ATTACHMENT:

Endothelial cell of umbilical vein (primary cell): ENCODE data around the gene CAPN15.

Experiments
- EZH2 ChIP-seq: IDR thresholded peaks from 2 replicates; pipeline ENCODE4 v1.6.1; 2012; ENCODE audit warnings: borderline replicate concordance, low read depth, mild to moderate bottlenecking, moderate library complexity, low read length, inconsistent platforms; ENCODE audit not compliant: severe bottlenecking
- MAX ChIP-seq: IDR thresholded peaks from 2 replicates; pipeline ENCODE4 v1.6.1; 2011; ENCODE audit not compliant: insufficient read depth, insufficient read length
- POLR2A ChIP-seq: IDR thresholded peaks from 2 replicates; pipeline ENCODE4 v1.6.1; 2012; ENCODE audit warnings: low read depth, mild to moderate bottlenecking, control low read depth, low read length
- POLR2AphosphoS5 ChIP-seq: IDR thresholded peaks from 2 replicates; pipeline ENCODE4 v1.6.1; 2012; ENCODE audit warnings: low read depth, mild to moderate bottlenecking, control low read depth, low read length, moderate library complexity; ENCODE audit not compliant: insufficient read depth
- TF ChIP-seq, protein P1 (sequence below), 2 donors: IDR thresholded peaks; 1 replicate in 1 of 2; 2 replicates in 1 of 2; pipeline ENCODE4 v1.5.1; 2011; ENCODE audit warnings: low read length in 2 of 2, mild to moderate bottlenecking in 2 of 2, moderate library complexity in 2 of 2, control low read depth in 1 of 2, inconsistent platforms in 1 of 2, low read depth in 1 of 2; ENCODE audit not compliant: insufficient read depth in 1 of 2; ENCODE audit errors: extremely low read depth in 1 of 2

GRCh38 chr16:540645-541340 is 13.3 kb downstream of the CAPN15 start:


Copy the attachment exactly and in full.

Endothelial cell of umbilical vein (primary cell): ENCODE data around the gene CAPN15.

Experiments
- EZH2 ChIP-seq: IDR thresholded peaks from 2 replicates; pipeline ENCODE4 v1.6.1; 2012; ENCODE audit warnings: borderline replicate concordance, low read depth, mild to moderate bottlenecking, moderate library complexity, low read length, inconsistent platforms; ENCODE audit not compliant: severe bottlenecking
- MAX ChIP-seq: IDR thresholded peaks from 2 replicates; pipeline ENCODE4 v1.6.1; 2011; ENCODE audit not compliant: insufficient read depth, insufficient read length
- POLR2A ChIP-seq: IDR thresholded peaks from 2 replicates; pipeline ENCODE4 v1.6.1; 2012; ENCODE audit warnings: low read depth, mild to moderate bottlenecking, control low read depth, low read length
- POLR2AphosphoS5 ChIP-seq: IDR thresholded peaks from 2 replicates; pipeline ENCODE4 v1.6.1; 2012; ENCODE audit warnings: low read depth, mild to moderate bottlenecking, control low read depth, low read length, moderate library complexity; ENCODE audit not compliant: insufficient read depth
- TF ChIP-seq, protein P1 (sequence below), 2 donors: IDR thresholded peaks; 1 replicate in 1 of 2; 2 replicates in 1 of 2; pipeline ENCODE4 v1.5.1; 2011; ENCODE audit warnings: low read length in 2 of 2, mild to moderate bottlenecking in 2 of 2, moderate library complexity in 2 of 2, control low read depth in 1 of 2, inconsistent platforms in 1 of 2, low read depth in 1 of 2; ENCODE audit not compliant: insufficient read depth in 1 of 2; ENCODE audit errors: extremely low read depth in 1 of 2

GRCh38 chr16:540645-541340 is 13.3 kb downstream of the CAPN15 start: